On February 2, 1993; this Pierce Lance II designated as Engine 26-1 was designed for firefighter safety and ease of operation. The cab has a command post and seating for eight. The unit is powered by a Detroit 450 HP diesel engine with a four speed Allison automatic transmission. Engine 26-1 is equipped with a Waterous two-stage 1250 GPM pump, 750 gallons of water, 80 gallons of Class B foam, a Fecon 400 GPM around the pump proportioner, 1500 ft of four inch and 750 ft of three-inch Angus supply hose. The attack lines include four 200 ft 1", one 300 ft 1" and one 200 ft 2" Angus Hi-Combat hose. The most unique feature of this engine is the electronic pump panel. All of the discharges are equipped with Akron Epic electric valves. There is only one master intake and one master discharge gauge on the pump panel. All other discharges are equipped with Span Flowminders that have red L.E.D. digital readouts. This feature allows the pump operator to know the actual GPM flow instead of using hydraulic calculations. E-26-1 meets county standards for a Rescue Engine with all Hurst Jaws of Life rescue equipment to include a spreader cutter combo, rams and air bags. All other equipment included meets all local, state, and NFPA 1901 standards.
Second Ambulance Placed in Service
In July of 1998 we placed in service our second P/L custom 1998 Ford E-Super Duty Custom Medallion Ambulance and between the two units, they responded to 987 calls in 1998. With the delivery of the second unit, a second paramedic was placed on our staff.
Tower 26 Arrives
The 1977 Tower was sold to the Kent Island Fire Company.
Halfway took delivery of a 2000 Peirce Sky Arm designated as Tower 26. Being the only Tower like it in our County, our Truck with the Sky Arm was essential in many rescues across the county. Tower 26 is a Pierce, Dash 2000, 100' Sky Arm platform. It is equipped with a 1500 gpm, 2-stage waterous centrifical pump. All discharges have Class 1 digital flow meters and pressure gauges. The 100' aerial has an articulating 20’ jib that allows the ladder to adjust over a 40’ vertical differential without moving the ladder bed section. The articulating ladder allows basket placement around and over normal obstacles at residential or commercial buildings. The aerial is equipped with a 4” aluminum waterway capable of delivering 1,000 gpm at any angle or elevation. Truck 26 responds to an average 200 calls annually which include; structure fires, service calls, and various rescue assignments.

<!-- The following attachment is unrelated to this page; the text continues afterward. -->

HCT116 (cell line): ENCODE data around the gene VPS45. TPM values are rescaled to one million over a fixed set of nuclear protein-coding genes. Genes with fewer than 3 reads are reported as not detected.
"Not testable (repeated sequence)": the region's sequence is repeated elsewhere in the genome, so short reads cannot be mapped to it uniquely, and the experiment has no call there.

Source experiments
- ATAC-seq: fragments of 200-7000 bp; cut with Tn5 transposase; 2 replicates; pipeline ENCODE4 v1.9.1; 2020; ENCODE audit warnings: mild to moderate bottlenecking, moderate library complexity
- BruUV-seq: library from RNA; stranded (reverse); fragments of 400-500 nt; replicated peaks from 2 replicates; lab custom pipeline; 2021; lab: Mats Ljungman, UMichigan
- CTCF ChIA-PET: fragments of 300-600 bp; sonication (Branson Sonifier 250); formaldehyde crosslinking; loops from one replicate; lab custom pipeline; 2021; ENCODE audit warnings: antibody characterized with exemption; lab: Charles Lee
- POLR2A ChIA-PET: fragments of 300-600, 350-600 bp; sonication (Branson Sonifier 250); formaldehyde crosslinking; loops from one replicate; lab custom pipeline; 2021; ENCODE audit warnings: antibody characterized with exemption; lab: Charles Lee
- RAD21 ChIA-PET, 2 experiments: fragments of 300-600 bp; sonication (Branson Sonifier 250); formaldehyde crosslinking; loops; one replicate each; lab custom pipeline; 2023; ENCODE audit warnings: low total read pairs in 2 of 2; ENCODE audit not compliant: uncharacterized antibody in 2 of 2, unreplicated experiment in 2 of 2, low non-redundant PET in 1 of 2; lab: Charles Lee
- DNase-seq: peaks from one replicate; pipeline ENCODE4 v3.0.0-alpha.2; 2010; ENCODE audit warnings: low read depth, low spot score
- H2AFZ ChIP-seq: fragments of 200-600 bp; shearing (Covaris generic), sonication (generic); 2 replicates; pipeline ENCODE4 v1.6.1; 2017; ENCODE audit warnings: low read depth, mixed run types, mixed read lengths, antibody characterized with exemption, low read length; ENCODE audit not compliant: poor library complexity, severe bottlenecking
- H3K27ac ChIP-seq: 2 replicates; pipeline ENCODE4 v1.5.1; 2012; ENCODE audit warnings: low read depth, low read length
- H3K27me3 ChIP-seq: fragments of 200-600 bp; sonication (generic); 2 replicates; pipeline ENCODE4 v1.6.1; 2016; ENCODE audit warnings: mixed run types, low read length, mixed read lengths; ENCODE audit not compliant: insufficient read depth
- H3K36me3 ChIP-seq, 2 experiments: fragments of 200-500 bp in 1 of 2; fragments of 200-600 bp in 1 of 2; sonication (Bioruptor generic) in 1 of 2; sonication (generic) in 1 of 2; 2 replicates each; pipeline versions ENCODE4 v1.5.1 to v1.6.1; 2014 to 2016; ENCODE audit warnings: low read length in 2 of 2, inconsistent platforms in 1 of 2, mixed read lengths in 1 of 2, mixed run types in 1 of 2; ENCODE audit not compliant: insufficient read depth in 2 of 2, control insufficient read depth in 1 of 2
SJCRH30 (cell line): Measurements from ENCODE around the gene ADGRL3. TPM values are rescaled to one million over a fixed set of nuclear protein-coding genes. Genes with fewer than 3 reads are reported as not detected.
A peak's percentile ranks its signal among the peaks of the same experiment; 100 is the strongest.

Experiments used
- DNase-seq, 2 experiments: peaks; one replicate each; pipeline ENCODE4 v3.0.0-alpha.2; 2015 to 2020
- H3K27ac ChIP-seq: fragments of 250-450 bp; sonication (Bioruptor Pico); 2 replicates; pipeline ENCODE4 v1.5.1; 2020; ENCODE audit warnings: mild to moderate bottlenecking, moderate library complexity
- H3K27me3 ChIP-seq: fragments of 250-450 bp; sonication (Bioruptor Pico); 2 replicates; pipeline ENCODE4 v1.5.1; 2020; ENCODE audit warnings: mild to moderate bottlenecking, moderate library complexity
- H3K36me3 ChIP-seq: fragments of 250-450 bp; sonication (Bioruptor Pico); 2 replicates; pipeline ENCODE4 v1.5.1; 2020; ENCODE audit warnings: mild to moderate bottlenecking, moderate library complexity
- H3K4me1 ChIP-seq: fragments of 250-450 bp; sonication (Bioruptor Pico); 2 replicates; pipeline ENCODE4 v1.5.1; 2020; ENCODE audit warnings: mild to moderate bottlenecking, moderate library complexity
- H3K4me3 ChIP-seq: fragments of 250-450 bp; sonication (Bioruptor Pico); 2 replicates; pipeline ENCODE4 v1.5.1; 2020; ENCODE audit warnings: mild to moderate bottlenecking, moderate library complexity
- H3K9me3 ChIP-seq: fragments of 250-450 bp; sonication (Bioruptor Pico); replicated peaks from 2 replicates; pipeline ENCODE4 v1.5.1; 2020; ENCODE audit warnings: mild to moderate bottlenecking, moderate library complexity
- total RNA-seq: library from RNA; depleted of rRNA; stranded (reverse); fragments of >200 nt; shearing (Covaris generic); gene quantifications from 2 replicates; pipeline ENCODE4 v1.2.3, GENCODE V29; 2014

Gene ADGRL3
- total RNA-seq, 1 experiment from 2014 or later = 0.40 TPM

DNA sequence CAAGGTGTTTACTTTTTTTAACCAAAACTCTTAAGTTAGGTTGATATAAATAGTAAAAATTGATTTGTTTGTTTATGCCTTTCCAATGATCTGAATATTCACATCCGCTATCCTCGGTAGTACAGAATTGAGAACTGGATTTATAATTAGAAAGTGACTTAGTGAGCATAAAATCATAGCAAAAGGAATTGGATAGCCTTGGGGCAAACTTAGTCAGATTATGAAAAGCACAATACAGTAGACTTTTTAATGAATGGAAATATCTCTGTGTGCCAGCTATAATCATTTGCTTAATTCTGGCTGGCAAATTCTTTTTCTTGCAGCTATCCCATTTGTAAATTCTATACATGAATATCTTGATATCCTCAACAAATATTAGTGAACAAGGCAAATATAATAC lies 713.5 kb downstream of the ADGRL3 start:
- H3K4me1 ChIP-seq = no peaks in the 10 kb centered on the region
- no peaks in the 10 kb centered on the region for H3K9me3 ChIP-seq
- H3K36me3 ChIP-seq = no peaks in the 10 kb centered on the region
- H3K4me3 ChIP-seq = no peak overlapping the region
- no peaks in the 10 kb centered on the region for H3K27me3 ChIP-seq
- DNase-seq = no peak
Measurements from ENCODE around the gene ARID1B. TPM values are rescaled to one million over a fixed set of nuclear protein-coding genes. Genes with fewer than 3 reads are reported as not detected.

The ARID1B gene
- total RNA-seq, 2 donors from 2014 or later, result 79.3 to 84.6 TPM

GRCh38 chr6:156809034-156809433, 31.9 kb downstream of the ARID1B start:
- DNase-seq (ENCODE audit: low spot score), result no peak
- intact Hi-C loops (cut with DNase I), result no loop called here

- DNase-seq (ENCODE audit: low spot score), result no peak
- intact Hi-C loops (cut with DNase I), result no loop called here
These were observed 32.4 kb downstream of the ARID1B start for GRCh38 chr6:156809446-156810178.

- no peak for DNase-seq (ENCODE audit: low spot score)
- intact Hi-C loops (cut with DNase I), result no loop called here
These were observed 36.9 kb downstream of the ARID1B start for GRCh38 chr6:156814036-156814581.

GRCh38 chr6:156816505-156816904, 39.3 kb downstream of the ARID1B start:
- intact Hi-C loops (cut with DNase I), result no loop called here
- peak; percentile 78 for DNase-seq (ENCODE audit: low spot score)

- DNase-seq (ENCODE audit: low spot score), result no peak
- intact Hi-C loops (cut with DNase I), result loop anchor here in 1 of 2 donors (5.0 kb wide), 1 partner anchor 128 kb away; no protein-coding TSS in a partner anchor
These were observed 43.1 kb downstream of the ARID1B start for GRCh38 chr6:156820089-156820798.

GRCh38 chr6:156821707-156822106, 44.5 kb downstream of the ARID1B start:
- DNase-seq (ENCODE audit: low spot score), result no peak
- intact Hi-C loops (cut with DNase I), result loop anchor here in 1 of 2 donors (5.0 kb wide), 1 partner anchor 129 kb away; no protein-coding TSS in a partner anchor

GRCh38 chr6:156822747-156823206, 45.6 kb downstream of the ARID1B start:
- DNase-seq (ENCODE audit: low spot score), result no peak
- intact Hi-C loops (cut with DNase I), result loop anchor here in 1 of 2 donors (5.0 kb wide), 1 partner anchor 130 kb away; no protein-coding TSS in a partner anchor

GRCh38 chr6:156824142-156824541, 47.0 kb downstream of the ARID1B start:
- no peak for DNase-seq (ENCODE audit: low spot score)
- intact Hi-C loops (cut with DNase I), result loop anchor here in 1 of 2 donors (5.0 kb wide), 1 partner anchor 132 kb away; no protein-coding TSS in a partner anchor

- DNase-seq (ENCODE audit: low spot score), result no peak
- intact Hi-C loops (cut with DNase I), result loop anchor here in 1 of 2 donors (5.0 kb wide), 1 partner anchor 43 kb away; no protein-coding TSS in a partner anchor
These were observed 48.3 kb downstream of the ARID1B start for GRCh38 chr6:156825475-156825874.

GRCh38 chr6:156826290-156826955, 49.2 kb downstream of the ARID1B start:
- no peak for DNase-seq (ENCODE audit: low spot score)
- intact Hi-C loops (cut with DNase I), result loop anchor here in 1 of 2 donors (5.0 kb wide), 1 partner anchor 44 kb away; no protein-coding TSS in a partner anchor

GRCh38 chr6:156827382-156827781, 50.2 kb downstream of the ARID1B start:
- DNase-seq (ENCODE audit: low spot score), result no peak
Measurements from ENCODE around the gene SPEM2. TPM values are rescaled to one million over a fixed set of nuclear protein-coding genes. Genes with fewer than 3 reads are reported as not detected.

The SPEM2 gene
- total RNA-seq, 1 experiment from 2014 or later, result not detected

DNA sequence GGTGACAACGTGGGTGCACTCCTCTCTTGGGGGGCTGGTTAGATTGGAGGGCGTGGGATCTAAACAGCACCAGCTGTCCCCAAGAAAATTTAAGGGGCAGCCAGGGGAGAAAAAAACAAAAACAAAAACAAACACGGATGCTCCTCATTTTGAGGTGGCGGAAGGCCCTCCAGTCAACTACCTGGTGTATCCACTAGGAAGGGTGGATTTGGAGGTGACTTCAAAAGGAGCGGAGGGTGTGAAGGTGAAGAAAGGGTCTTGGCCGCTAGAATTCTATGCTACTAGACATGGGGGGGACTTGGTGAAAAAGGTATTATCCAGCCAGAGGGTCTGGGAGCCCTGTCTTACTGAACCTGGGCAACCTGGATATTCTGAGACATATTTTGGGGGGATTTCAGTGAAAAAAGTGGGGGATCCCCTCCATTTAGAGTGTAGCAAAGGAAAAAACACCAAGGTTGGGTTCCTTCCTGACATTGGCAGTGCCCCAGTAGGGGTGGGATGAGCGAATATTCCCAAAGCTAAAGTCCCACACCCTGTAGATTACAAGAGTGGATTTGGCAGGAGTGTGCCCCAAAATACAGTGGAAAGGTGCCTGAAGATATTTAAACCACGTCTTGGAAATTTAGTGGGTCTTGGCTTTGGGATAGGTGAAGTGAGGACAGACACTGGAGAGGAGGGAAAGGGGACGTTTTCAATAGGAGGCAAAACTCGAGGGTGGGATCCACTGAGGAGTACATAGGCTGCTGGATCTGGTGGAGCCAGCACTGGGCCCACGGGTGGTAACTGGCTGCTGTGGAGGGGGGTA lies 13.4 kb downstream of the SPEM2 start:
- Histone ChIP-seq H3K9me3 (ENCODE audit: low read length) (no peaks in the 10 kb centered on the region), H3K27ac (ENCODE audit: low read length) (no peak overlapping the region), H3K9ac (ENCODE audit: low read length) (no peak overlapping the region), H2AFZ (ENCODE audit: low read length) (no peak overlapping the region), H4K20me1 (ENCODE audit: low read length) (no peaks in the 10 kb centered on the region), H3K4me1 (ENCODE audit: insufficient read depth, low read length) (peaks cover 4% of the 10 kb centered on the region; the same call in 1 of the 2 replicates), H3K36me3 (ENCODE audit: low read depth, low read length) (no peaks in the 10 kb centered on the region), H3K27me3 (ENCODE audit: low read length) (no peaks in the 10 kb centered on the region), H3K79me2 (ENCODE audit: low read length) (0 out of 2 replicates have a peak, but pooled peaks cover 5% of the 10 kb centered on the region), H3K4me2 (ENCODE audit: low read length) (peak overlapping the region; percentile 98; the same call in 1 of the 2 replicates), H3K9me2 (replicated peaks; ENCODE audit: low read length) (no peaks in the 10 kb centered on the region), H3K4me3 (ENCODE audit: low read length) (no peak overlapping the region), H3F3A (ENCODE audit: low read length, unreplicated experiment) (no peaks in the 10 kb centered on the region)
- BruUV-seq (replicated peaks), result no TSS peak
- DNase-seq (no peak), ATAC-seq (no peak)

Delivery of the Current Engine 26-1
On 10/11/2008 Halfway took delivery of the 2008 PUC and was designated as Engine 26-1. It has a 750-gallon water tank along with a 40-gallon foam tank. The pump panel is fully equipped with digital electric valves along with a Husky 12 Foam System. Crews on incident scenes will have better visibility with the new 3,000-watt light tower and all the additional lighting powered by a Westerbeke 15KW generator. The PUC also has a TAK-4 suspension giving the crew on board a smoother ride and giving the operator a shorter stopping distance as well. The PUC is equipped with an assortment of hand tools. Fire suppression equipment will consist of three 200-foot 1 3/4” hose lines which will be side mounted in pre-packed sleeves. The sleeves will be easily replaced after returning from a fire with another sleeve already loaded cutting down on how long the apparatus remains unavailable. Along with the three pre-connects on the side, the engine will also have in the rear a 300-foot section of 1 ¾” and a 200-foot section of 2” pre-connected accompanied by 1500 feet of 4” LDH supply line. The engine has around 500 cubic feet of compartment space and multiple safety features including a mounted ladder in the rear for accessing the top of the engine.
In late October, Halfway took delivery of two Twin Ambulances from Horton. Ambulance 26-8 and 26-9 were both a 2008 Ford E-450 Super Duty Type III Horton's Model 533. These units were equipped with a complete range of both BLS and ALS equipment meeting Washington County and Maryland State requirements.
Downsizing of the Fleet
Considerations continued in the need to down-size so the taxed volunteers had lees equipment they had to worry about getting out the door for calls. Another vehicle that was seeing less use was Engine 26-4. This truck was originally a 1984 GMC Chassis with a Pierce Mini-Pumper box which served until rehabbed with a 1996 Chassis. It served many years as a Quick Response unit responding first out the door on Medic Assists, Vehicle Accidents, and Brush Fires. With changes in staffing and safety concerns, this practice had to change making sure a Class A piece was the first to respond decreasing the unit's responses and its need.
In July of 2016, Halfway responded with Tower 26 to Morgan County West Virginia to a working structure fire at Great Cacapon Volunteer Fire Department’s Station. A massive fire destroyed the station and several of their trucks were lost in the blaze. With the need for apparatus, Great Cacapon purchased Halfway’s Engine 26-4 and added it to their fleet. This unit served Great Cacapon for nearly a year. As of May of 2020, this unit is still in-service running as Special Unit 55 out of the Need More VFD in Pennsylvania.
Ambulances are Replaced
In May of 2017, Halfway launched a Special EMS Apparatus Fund Drive to assist in the purchase of two new ambulances to replace the current one they have Inservice.
On May 20, 2017, Engine Tanker 26 pulled out of Station 26 for the last time as the truck was purchased by the LeContes Mills Fore Company located in Clearfield County, Pennsylvania. As of May of 2020, the unit remains in service with LeContes as Tanker 21.
On July 1, 2017 Halfway placed in service a 2015 Ford F-550 Ambulance / Medic Unit built by Horton. The unit replaced one of the
Second Ambulance is Replaced
In April of 2019 Halfway took delivery of a 2019 Horton Ford F-550 Ambulance